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The WAPC acquires properties reserved under region schemes for primary and other regional roads, parks and recreation and regional open space areas, special uses including planning control area and improvement plans, and major land development projects.

The WAPC acquires reserved land on a long-term strategic basis and mostly acquires land at the request of landowners. Land which is affected by a reservation in a region scheme can generally remain in private ownership until the government needs it for the public purpose.

There are several options available to the owners of reserved land.

  • Retain ownership of your property and continue quiet enjoyment of the property until the government needs it for the public purpose. You may complete any development or subdivision of the property approved before the reservation came into effect. Under non-conforming use rights, you may continue to use the property for the purpose for which it was legally being used immediately before the reservation came into effect.
  • Sell the property on the open market to another person(s). The WAPC recognises that due to the reservation this may be difficult. Subject to acquisition priorities and the availability of funds, the WAPC would be willing to consider purchasing a reserved property if an owner is unable to achieve a private sale on the open market.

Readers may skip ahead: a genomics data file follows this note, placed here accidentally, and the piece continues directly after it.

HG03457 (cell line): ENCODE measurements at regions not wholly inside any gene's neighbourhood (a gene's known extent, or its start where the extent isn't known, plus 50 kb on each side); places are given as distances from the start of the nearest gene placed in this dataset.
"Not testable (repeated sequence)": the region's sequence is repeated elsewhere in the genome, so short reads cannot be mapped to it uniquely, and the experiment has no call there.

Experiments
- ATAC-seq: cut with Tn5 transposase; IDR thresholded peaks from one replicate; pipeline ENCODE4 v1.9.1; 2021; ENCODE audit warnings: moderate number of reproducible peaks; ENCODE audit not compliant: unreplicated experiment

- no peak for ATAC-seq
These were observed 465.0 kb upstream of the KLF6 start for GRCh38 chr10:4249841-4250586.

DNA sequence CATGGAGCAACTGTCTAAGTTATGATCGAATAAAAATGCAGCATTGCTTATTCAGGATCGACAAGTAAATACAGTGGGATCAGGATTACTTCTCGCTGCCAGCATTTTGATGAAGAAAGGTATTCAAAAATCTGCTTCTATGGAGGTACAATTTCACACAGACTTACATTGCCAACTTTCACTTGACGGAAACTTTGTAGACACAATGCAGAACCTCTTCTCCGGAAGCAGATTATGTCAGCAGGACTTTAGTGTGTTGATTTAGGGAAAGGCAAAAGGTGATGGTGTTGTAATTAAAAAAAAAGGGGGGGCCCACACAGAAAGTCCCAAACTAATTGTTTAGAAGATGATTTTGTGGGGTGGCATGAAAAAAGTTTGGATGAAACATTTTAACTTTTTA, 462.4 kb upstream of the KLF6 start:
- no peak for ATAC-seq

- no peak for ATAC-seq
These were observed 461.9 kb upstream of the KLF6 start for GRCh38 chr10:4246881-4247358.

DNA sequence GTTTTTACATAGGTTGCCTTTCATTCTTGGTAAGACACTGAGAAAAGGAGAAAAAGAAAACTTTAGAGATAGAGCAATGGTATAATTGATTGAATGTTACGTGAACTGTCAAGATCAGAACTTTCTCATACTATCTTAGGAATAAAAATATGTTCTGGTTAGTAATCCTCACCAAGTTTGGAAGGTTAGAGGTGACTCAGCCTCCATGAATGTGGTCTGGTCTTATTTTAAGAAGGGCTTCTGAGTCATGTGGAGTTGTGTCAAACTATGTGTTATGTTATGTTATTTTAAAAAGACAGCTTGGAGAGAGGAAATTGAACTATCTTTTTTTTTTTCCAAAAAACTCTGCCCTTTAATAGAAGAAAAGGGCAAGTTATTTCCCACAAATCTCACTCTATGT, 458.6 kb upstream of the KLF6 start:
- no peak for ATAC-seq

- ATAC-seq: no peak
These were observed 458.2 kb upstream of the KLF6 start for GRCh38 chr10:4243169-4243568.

• Offer the property for sale to the WAPC. Subject to acquisition priorities and the availability of funds, the WAPC would be willing to consider purchasing a reserved property. The WAPC purchases a property at its current market value ignoring the effect of the reservation. The WAPC obtains two independent valuations to provide it with advice on the value of the property.
  • If the WAPC refuses a development application on reserved land, or approves a development application subject to conditions that are unacceptable to the applicant, the applicant can make a claim for compensation for injurious affection. However, you must be the owner of the property when it was first reserved to be eligible to make a claim. In such cases, the WAPC may elect to purchase the property instead of paying compensation. The purchase price can be determined by negotiation, by reference to the State Administrative Tribunal or by arbitration.

If your land is reserved in a region scheme and you are the owner of the land when it was first reserved, you may be able to make a claim for compensation for injurious affection if:

  • you wish to sell the property on the open market at a reduced price; or
  • the WAPC either has refused a development application over the property or has approved a development application over the property subject to conditions that are unacceptable to the applicant.

For more information on compensation please read the Your Property and Region Schemes brochure.

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